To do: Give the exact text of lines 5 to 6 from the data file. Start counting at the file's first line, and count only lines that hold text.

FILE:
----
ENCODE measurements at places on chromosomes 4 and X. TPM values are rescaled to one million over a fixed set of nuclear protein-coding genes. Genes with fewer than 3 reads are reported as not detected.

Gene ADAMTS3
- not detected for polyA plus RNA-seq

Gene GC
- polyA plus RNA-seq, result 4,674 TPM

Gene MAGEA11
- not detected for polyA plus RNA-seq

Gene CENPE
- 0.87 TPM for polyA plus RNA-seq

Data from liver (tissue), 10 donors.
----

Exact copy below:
- polyA plus RNA-seq, result 4,674 TPM

Gene MAGEA11